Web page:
Friendship, Strength, and Recovery After Boston’s Worst Day
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A survivor of the 2013 Boston Marathon bombing attacks reflects on the trio of fearless individuals who saved her life and rescued countless others.

Sdoia passionately recalls the events leading up to and immediately following the terrorist attack, a day that “went from being pure celebration to desperate survival.” She shares her history as a family girl drawn away to California for several years but always returning home to Massachusetts to friends and family, and she describes herself as having a “complicated relationship with running.” Yet standing on the sidelines of the Boston Marathon that day, the seasoned 5K runner became so energized and rejuvenated by the runners’ excitement and sheer determination, she promised herself to enter the race the following year. After her right foot was blown off by one of two pressure-cooker bombs planted near the finish line, she was immediately tended to by Northeastern University student Shores Salter, Boston police officer Shana Cottone, and a nearby physician, all who assisted in tying a makeshift tourniquet around her mutilated leg. She was raced to the hospital by firefighter Mike Materia, who stayed with her throughout the entire ordeal and beyond. With her leg medically amputated just above the knee, the author’s agonizing physical and psychological recovery began. She also established a significant connection with Materia, who stayed in constant contact as she was rehabilitated back to health, and they became swept into an enduring romantic relationship. Each of the three who participated in Sdoia’s valiant rescue is fondly profiled, showing his or her personality as an honest, hardworking, and unexpectedly heroic Bostonian. The author considers all three as “family,” and her book spins the events of that tragic afternoon into a tapestry of solidarity, unity, love, and selfless humanity. Aside from instances of repetitiveness, the book is heartfelt and honest. Though the bombers “took away that day,” she writes, “we’re taking it back.”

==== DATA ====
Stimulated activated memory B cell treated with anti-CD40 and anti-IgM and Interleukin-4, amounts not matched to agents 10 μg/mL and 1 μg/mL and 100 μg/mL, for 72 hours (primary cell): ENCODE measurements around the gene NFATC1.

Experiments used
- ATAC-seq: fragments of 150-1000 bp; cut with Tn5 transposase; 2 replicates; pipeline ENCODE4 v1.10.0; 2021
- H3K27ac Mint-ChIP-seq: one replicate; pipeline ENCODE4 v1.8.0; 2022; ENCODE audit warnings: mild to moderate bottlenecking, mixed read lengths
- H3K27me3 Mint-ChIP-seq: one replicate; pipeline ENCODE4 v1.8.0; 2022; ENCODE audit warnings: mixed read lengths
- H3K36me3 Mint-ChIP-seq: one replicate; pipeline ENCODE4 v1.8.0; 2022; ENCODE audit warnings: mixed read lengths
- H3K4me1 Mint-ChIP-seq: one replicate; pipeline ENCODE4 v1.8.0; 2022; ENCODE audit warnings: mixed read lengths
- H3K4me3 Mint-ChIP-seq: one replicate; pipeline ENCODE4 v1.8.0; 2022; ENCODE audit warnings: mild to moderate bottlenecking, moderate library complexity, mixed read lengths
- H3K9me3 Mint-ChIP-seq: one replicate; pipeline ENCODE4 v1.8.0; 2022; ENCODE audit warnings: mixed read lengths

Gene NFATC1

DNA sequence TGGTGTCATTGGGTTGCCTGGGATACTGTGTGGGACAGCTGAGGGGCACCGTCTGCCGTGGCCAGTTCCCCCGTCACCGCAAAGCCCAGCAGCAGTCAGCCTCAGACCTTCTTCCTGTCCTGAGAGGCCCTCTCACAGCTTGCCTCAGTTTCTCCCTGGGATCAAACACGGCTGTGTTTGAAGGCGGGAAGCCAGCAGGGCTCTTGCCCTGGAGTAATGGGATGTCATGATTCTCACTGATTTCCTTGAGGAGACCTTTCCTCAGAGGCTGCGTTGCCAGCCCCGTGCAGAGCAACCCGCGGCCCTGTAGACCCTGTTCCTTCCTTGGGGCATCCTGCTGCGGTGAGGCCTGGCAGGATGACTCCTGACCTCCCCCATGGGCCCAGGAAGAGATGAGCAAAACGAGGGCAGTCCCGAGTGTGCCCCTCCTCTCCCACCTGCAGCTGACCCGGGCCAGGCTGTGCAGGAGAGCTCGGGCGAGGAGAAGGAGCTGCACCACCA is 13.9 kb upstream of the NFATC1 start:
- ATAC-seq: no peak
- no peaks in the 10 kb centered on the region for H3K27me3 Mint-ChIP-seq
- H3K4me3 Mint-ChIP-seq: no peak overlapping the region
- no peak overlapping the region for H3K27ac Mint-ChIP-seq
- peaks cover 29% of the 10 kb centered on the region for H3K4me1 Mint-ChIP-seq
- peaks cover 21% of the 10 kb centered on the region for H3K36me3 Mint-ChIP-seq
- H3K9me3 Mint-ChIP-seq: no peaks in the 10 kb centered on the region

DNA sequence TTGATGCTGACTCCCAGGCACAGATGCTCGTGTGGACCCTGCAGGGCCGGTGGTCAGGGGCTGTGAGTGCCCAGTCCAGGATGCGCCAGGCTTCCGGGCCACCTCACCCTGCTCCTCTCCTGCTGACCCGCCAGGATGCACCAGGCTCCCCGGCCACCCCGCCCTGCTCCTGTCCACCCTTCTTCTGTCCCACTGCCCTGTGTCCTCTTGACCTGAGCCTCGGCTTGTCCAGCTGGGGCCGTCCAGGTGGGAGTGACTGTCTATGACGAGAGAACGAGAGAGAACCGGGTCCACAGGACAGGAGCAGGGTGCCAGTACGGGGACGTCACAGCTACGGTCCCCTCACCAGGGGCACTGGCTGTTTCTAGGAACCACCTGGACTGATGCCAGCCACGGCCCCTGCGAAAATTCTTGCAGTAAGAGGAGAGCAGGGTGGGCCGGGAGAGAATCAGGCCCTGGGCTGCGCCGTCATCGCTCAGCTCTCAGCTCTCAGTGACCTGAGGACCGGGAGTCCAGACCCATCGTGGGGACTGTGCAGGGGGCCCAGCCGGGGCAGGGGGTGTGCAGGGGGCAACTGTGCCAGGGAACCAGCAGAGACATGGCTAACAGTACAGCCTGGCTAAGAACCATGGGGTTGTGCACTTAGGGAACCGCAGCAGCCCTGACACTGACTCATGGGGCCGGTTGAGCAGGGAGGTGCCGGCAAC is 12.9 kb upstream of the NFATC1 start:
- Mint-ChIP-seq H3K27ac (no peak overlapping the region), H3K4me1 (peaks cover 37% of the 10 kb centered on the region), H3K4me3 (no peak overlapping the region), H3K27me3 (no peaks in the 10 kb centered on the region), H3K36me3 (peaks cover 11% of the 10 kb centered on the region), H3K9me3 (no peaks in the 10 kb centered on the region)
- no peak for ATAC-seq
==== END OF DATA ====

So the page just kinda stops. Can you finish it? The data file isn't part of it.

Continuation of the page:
A moving testimonial to the transformative power of human compassion and connection amid catastrophe.

Pub Date: March 28th, 2017
Page count: 256pp
Publisher: PublicAffairs
Review Posted Online:
Kirkus Reviews Issue: Feb. 1st, 2017


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